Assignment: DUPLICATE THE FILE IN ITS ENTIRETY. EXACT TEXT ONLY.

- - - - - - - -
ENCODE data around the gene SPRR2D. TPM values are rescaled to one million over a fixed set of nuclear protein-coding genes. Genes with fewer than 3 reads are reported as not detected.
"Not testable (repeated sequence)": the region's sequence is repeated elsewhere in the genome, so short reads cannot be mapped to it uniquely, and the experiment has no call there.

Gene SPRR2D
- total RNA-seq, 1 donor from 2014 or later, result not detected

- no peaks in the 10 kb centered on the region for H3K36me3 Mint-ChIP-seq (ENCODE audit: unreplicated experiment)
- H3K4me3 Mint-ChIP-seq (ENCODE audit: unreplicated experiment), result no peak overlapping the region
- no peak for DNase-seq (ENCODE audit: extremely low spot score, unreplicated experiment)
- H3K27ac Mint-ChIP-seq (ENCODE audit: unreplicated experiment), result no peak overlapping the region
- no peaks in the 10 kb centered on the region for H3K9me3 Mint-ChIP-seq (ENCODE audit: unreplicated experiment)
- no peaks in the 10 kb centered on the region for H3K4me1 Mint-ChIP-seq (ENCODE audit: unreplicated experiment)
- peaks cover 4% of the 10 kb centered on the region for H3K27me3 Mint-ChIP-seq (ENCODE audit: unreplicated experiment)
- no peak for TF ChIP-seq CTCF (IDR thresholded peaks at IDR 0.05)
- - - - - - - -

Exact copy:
ENCODE data around the gene SPRR2D. TPM values are rescaled to one million over a fixed set of nuclear protein-coding genes. Genes with fewer than 3 reads are reported as not detected.
"Not testable (repeated sequence)": the region's sequence is repeated elsewhere in the genome, so short reads cannot be mapped to it uniquely, and the experiment has no call there.

Gene SPRR2D
- total RNA-seq, 1 donor from 2014 or later, result not detected

- no peaks in the 10 kb centered on the region for H3K36me3 Mint-ChIP-seq (ENCODE audit: unreplicated experiment)
- H3K4me3 Mint-ChIP-seq (ENCODE audit: unreplicated experiment), result no peak overlapping the region
- no peak for DNase-seq (ENCODE audit: extremely low spot score, unreplicated experiment)
- H3K27ac Mint-ChIP-seq (ENCODE audit: unreplicated experiment), result no peak overlapping the region
- no peaks in the 10 kb centered on the region for H3K9me3 Mint-ChIP-seq (ENCODE audit: unreplicated experiment)
- no peaks in the 10 kb centered on the region for H3K4me1 Mint-ChIP-seq (ENCODE audit: unreplicated experiment)
- peaks cover 4% of the 10 kb centered on the region for H3K27me3 Mint-ChIP-seq (ENCODE audit: unreplicated experiment)
- no peak for TF ChIP-seq CTCF (IDR thresholded peaks at IDR 0.05)